The pay gap between men and women has narrowed significantly, with female professionals earning 12.5% less than men, compared to 15.1% last year, according to the 2015 IEMA practitioners' survey.
The poll, which attracted responses from 1,238 members, found that the median salary for men in 2014 was £40,000, while women earned £35,000.
When age was taken into account, women in the 25–29 age bracket were paid 6.9% more than men of the same age.
Almost three-quarters (73.5%) of environmental practitioners reported a pay rise during 2014, with median salaries now standing at £38,000 a year. The proportion of respondents reporting a pay increase in 2014 was significantly higher than in last year’s poll, when just under 60% of participants said they received a pay rise.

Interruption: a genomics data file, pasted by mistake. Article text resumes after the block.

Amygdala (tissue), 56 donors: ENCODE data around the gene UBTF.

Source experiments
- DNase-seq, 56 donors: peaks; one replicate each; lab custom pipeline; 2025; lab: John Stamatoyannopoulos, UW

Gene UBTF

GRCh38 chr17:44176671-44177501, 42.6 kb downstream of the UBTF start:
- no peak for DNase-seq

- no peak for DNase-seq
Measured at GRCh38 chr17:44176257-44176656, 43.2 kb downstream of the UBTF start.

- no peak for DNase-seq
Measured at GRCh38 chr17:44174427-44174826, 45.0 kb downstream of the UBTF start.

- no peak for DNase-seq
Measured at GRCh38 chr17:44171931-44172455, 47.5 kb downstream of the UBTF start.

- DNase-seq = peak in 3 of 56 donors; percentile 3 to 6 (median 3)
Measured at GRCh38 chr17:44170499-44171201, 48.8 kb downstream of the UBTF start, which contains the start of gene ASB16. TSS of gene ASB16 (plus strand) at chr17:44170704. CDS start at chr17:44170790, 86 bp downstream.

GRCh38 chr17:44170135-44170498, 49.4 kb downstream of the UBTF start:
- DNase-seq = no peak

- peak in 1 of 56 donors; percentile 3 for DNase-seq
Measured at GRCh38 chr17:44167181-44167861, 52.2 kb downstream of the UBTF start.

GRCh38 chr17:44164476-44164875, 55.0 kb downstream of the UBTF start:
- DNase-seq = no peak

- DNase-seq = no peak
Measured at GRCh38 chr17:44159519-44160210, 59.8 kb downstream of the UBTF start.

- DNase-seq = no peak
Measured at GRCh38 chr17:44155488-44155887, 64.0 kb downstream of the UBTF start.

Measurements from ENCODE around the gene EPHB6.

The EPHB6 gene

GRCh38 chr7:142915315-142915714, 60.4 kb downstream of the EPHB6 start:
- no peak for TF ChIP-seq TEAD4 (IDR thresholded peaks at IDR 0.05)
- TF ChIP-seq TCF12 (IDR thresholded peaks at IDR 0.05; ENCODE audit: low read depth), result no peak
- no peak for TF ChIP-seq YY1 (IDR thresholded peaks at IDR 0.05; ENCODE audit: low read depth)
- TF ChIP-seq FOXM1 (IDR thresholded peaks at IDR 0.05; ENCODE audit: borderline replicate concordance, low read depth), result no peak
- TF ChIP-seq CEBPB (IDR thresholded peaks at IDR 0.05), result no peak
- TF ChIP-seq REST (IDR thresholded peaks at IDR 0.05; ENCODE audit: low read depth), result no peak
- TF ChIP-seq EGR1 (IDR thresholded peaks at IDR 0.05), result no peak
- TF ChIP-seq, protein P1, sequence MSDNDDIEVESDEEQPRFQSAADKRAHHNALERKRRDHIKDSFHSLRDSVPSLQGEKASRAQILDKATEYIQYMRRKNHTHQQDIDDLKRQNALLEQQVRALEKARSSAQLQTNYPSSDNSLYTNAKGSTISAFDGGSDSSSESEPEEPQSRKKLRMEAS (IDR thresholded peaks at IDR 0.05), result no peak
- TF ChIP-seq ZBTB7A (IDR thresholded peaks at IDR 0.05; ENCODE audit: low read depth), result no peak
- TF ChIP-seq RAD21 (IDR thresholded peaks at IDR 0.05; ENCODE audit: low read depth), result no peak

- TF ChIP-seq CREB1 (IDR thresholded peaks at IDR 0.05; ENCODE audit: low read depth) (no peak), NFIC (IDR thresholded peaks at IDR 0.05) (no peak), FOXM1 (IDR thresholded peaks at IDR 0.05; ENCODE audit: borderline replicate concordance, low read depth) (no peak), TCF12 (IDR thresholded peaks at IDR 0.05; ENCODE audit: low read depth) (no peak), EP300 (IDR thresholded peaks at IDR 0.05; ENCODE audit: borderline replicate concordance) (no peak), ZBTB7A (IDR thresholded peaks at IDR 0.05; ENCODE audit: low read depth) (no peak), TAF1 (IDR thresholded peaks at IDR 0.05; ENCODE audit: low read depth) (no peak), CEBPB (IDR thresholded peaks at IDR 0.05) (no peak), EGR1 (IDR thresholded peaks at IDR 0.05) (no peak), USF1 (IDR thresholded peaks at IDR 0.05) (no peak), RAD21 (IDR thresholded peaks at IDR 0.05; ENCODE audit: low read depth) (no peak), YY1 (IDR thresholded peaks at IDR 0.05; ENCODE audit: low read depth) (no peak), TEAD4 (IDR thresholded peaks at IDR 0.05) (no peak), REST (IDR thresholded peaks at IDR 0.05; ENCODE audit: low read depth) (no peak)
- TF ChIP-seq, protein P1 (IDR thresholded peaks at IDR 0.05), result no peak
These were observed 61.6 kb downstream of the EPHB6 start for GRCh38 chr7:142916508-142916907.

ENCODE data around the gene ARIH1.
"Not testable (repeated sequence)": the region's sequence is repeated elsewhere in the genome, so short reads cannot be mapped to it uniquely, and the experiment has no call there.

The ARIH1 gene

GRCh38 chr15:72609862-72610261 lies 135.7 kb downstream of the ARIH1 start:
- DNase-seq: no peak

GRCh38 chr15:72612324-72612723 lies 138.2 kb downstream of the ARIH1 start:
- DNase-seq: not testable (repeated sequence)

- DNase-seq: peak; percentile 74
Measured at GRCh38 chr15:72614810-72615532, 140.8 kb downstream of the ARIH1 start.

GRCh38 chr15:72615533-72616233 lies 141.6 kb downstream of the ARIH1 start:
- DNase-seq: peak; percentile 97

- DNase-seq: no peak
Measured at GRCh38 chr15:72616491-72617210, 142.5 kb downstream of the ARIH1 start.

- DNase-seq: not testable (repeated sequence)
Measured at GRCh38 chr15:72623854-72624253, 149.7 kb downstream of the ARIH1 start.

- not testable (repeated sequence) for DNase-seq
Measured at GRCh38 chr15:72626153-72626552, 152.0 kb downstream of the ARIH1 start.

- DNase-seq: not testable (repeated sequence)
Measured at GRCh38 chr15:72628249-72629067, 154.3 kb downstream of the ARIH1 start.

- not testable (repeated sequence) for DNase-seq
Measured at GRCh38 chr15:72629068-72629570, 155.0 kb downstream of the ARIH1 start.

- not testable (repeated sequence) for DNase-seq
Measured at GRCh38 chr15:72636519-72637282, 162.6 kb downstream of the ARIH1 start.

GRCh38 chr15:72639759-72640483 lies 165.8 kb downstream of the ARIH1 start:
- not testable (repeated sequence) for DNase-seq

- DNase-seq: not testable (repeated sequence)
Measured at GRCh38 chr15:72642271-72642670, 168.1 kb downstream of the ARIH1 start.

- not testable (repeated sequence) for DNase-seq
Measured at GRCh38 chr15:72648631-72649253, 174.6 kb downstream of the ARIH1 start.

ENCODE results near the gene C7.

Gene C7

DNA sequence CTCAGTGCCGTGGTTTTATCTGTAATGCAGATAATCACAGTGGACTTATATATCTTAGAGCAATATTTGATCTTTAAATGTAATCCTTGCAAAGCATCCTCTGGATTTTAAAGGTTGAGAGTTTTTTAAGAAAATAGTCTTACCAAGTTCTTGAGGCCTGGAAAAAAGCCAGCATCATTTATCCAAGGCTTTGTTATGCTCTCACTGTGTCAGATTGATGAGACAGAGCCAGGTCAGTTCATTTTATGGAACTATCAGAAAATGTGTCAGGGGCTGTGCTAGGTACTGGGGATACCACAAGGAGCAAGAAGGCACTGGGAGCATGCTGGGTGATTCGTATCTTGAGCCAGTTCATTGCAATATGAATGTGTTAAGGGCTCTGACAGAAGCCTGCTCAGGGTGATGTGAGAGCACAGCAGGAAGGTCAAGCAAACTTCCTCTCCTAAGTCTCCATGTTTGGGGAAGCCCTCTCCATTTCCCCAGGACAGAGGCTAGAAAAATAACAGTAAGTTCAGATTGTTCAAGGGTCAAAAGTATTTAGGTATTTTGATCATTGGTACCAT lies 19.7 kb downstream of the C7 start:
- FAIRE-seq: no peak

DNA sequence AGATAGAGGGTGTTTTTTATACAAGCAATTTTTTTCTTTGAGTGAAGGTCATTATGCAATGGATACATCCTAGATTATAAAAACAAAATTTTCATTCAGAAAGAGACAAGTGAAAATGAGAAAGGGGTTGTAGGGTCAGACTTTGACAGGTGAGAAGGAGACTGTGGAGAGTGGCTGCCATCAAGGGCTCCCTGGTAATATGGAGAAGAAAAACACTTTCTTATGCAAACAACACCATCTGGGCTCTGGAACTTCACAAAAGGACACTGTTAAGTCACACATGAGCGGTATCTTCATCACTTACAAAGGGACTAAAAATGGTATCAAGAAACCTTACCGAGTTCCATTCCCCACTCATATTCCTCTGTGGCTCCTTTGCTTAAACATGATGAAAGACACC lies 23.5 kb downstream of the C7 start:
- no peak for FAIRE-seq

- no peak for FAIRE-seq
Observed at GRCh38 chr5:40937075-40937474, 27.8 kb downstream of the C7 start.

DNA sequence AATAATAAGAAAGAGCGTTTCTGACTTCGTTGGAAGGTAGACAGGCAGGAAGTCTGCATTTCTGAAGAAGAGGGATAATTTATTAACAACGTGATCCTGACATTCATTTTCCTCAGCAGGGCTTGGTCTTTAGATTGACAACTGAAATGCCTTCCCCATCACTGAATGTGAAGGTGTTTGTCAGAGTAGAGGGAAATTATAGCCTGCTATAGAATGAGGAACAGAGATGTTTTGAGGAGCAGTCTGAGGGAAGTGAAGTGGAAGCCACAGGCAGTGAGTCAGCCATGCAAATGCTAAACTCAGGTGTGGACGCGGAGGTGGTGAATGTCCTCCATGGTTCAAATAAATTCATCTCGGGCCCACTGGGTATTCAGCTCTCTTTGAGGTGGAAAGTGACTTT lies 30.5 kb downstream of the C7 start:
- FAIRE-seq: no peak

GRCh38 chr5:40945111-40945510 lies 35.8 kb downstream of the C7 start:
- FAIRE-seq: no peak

Job satisfaction has also improved this year, with 71.5% of environment and sustainability practitioners now satisfied or very satisfied in their job role, up from 65.1% the previous year.
IEMA members working in business or industry earned more in 2014 (a median of £41,000 a year) than their public sector and academic counterparts (£34,000, while salaries for those in the voluntary and third sector are lower still (£28,500).
Read the full results of the 2015 practitioners’ survey here.